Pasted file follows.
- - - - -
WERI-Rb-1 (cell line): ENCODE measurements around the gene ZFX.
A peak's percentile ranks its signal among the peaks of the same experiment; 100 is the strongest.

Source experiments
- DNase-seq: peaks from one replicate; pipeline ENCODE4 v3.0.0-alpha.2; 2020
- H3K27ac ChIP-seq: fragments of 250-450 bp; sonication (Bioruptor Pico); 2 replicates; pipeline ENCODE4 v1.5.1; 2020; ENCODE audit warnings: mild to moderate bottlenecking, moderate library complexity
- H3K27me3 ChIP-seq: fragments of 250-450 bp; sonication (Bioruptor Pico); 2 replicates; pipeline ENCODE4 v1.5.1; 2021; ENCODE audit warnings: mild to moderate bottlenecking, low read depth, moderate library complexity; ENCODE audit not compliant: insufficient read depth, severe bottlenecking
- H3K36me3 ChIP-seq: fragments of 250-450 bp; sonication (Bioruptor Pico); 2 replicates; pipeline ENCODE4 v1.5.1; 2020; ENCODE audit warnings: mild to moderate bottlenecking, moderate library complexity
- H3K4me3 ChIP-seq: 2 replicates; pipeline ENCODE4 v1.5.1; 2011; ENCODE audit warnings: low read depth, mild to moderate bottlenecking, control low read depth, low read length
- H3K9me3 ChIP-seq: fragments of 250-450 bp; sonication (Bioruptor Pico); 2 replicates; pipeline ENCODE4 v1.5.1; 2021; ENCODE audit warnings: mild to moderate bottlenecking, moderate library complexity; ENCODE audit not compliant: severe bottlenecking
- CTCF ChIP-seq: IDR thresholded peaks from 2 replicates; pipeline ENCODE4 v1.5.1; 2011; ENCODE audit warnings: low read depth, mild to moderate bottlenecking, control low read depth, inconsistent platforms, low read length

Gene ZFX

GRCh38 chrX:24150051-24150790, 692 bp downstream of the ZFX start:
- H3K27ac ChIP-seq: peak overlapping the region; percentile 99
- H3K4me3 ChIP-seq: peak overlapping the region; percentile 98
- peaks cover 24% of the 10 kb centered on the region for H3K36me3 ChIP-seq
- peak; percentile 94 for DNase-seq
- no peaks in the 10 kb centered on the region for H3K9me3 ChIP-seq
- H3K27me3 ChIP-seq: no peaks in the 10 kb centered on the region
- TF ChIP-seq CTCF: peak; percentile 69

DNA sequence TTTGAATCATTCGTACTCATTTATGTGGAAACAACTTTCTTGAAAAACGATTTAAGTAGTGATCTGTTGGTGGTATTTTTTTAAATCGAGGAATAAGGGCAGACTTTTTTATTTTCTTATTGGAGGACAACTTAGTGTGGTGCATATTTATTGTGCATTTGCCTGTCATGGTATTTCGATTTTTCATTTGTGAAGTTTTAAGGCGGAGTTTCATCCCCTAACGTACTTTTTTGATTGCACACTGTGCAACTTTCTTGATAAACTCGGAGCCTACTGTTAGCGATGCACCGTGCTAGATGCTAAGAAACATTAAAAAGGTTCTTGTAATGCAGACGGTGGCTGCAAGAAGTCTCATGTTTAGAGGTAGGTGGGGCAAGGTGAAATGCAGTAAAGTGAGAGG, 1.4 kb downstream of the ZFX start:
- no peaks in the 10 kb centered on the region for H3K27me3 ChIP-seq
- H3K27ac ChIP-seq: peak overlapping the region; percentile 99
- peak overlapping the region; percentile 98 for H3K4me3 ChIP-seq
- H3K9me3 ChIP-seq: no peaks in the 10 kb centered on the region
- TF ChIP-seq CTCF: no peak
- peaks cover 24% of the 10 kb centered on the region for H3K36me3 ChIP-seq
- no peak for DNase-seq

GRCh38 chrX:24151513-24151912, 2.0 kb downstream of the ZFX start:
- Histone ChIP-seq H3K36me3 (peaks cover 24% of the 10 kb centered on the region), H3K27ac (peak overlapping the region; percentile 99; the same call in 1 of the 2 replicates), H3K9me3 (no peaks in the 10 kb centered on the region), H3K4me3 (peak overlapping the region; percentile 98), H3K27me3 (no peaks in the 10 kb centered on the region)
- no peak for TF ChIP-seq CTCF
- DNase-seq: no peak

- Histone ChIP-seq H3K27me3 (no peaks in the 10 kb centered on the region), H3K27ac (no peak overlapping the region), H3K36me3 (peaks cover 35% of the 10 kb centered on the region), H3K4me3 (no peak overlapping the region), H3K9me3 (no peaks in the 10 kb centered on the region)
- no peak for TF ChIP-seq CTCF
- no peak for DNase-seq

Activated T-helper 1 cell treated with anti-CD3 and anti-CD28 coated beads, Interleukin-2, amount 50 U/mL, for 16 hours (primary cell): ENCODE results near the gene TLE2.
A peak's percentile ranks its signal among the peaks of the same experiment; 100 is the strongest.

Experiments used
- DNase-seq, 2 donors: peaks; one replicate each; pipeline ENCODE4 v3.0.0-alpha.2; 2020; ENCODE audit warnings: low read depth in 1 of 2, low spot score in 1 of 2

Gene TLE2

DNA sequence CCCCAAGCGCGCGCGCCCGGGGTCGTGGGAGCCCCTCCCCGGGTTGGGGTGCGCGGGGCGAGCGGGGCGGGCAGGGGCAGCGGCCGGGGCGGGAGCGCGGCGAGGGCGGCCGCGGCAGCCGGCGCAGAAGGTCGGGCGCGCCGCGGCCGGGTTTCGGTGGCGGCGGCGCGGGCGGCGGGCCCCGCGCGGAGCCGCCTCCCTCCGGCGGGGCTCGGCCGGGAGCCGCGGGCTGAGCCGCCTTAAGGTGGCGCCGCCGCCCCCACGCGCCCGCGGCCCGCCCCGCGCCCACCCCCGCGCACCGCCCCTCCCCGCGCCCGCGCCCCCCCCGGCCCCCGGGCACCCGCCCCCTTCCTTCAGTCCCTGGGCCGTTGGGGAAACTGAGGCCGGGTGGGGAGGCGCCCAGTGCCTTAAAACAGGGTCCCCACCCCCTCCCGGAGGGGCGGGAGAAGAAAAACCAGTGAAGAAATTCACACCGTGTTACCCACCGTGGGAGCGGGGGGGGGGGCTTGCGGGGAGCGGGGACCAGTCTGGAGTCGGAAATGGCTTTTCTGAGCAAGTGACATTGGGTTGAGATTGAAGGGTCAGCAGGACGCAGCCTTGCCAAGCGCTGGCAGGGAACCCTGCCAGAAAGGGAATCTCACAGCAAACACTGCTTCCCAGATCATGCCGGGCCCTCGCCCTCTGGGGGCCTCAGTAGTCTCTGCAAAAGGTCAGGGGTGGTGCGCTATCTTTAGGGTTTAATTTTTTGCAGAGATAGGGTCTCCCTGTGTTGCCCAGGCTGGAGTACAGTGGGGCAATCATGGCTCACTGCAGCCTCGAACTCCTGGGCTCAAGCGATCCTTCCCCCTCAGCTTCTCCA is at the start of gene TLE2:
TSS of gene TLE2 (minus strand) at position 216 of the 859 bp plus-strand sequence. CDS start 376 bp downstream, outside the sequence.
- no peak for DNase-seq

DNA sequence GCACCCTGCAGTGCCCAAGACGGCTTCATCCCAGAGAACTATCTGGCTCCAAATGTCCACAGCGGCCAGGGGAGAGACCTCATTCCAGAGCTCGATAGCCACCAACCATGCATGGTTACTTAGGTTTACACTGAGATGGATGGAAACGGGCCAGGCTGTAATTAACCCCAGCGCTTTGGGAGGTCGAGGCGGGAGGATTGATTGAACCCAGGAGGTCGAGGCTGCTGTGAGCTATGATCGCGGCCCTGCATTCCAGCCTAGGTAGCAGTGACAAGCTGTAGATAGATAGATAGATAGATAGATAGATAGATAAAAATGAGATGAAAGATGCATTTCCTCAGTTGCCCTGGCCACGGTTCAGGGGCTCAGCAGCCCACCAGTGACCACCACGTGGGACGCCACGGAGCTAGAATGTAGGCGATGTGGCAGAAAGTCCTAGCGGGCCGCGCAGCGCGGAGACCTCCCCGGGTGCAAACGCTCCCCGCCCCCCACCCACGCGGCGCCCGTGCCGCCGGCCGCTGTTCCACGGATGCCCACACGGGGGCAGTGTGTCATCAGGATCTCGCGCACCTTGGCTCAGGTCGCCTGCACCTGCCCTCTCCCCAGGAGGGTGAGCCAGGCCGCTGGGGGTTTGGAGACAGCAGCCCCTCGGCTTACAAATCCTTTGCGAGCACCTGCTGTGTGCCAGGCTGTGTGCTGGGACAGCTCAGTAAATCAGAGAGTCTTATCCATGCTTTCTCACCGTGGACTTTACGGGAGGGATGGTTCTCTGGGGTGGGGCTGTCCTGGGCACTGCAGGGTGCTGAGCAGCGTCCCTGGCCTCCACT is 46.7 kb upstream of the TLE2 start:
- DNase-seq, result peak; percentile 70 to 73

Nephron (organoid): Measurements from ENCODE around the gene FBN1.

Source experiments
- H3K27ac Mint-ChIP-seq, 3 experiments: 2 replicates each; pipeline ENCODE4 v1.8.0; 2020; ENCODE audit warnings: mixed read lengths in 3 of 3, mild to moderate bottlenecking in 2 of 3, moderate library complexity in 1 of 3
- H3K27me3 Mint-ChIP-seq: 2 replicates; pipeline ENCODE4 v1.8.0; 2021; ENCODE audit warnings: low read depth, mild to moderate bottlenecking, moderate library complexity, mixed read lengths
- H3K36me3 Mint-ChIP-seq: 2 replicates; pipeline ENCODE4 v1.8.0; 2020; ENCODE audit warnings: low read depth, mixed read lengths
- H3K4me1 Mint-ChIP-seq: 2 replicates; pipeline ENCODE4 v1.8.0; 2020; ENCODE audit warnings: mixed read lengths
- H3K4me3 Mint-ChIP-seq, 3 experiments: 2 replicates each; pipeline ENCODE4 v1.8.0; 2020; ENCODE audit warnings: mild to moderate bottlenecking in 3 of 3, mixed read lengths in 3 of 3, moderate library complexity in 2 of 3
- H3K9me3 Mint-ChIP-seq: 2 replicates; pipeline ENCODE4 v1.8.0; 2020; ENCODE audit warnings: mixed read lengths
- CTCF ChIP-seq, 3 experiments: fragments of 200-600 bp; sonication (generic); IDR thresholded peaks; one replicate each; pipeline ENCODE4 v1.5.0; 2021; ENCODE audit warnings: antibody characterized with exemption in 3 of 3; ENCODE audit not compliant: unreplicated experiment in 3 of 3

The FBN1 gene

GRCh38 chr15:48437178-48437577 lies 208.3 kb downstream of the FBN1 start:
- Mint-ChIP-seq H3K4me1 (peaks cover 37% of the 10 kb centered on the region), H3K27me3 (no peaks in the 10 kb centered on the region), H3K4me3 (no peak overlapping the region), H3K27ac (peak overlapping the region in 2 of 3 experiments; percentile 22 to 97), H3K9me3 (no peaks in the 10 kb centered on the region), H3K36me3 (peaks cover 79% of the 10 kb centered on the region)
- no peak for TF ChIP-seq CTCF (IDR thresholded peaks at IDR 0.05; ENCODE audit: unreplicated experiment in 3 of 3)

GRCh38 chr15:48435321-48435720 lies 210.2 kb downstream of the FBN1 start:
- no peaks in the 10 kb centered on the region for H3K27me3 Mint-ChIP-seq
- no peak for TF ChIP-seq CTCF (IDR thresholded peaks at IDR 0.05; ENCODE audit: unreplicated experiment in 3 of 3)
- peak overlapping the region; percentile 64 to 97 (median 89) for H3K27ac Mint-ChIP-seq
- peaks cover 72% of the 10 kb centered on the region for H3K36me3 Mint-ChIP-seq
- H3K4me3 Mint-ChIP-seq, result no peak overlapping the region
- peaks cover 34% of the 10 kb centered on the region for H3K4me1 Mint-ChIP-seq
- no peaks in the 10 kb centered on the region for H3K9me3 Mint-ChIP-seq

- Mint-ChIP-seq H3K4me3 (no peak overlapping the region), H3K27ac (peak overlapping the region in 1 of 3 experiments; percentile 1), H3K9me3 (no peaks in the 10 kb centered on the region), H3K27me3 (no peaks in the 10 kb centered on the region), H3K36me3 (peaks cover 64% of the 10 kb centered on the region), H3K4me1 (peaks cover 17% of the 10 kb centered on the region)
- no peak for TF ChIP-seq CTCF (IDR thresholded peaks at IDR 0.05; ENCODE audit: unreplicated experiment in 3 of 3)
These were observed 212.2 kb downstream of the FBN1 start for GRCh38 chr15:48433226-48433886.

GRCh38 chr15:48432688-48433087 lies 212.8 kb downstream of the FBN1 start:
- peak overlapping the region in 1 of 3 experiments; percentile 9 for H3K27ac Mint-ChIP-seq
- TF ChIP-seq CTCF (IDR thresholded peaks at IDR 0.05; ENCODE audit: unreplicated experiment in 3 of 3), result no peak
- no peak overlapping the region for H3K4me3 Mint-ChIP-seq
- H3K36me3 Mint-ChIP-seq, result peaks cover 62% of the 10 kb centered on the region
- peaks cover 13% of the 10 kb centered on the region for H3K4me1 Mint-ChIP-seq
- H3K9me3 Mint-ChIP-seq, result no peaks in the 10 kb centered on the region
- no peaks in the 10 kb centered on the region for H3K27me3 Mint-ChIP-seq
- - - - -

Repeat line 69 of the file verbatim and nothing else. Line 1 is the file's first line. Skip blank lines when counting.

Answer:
GRCh38 chr15:48432688-48433087 lies 212.8 kb downstream of the FBN1 start: